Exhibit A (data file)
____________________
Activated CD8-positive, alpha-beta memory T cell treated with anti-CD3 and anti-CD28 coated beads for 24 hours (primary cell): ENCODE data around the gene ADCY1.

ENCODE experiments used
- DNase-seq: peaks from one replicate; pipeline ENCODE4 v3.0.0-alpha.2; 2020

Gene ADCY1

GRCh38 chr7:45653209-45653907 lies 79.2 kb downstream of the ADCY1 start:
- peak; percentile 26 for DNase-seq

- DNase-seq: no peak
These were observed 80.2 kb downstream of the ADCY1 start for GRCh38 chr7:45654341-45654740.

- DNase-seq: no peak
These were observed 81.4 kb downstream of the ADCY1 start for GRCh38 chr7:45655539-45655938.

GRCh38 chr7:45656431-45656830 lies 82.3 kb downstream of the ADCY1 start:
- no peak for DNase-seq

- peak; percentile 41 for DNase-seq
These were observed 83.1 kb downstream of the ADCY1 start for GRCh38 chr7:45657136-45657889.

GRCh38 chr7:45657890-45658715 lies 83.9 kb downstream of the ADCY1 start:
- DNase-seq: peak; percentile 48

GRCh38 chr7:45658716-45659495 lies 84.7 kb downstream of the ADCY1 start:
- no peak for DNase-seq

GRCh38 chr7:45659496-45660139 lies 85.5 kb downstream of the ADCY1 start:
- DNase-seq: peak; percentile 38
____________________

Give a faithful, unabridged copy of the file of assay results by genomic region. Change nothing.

Activated CD8-positive, alpha-beta memory T cell treated with anti-CD3 and anti-CD28 coated beads for 24 hours (primary cell): ENCODE data around the gene ADCY1.

ENCODE experiments used
- DNase-seq: peaks from one replicate; pipeline ENCODE4 v3.0.0-alpha.2; 2020

Gene ADCY1

GRCh38 chr7:45653209-45653907 lies 79.2 kb downstream of the ADCY1 start:
- peak; percentile 26 for DNase-seq

- DNase-seq: no peak
These were observed 80.2 kb downstream of the ADCY1 start for GRCh38 chr7:45654341-45654740.

- DNase-seq: no peak
These were observed 81.4 kb downstream of the ADCY1 start for GRCh38 chr7:45655539-45655938.

GRCh38 chr7:45656431-45656830 lies 82.3 kb downstream of the ADCY1 start:
- no peak for DNase-seq

- peak; percentile 41 for DNase-seq
These were observed 83.1 kb downstream of the ADCY1 start for GRCh38 chr7:45657136-45657889.

GRCh38 chr7:45657890-45658715 lies 83.9 kb downstream of the ADCY1 start:
- DNase-seq: peak; percentile 48

GRCh38 chr7:45658716-45659495 lies 84.7 kb downstream of the ADCY1 start:
- no peak for DNase-seq

GRCh38 chr7:45659496-45660139 lies 85.5 kb downstream of the ADCY1 start:
- DNase-seq: peak; percentile 38